The March banking failures in the US and Europe jolted markets. Silicon Valley Bank, Signature Bank and Credit Suisse were different stories. But there is a common denominator: they all succumbed to risks created by higher interest rates that ultimately led to a crisis of confidence and rapid bank runs. This was somewhat surprising, because higher interest rates are generally good for banking businesses.
Investor concerns are understandable, and interest-rate risks warrant vigilance. However, major controversies in an industry often prompt an emotional market overreaction, as share prices are pushed down indiscriminately across a sector. In situations like this, investors who identify mispriced shares can uncover undervalued companies that aren’t vulnerable to the same risks with strong long-term return potential.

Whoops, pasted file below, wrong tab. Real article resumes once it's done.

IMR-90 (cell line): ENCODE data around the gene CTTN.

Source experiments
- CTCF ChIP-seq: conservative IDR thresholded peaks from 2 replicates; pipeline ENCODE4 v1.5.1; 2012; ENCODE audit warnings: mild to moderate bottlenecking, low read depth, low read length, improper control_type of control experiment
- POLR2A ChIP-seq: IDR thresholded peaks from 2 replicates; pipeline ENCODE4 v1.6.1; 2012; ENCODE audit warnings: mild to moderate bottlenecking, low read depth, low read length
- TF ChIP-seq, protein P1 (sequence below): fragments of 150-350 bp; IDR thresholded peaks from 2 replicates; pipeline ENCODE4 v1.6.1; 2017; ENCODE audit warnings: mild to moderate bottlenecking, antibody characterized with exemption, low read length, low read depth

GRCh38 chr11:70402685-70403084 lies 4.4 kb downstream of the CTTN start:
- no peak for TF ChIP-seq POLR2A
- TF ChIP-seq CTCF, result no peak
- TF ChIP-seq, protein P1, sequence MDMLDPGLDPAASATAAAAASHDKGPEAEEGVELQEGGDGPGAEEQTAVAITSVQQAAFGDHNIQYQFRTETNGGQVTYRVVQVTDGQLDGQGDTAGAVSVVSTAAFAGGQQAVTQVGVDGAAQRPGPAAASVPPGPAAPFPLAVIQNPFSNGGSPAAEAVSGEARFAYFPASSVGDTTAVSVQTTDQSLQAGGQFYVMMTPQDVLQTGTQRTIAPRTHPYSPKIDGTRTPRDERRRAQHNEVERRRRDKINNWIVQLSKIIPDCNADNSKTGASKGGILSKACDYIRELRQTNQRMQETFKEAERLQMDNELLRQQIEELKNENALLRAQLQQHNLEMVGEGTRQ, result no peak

Dynamics Are Different in Europe
Europe’s retail banking sector is rooted in a resilient business model, in our view. Banks in Europe generally have a much larger retail deposit customer base than their peers in the US, where money market funds are popular vehicles for deposits. As a result, many European lenders source more of their funding from millions of household and business depositors. In our view, these customers represent a highly diversified and sticky base, which reduces concentration risk—the danger of a relatively small number of large clients withdrawing their funds simultaneously.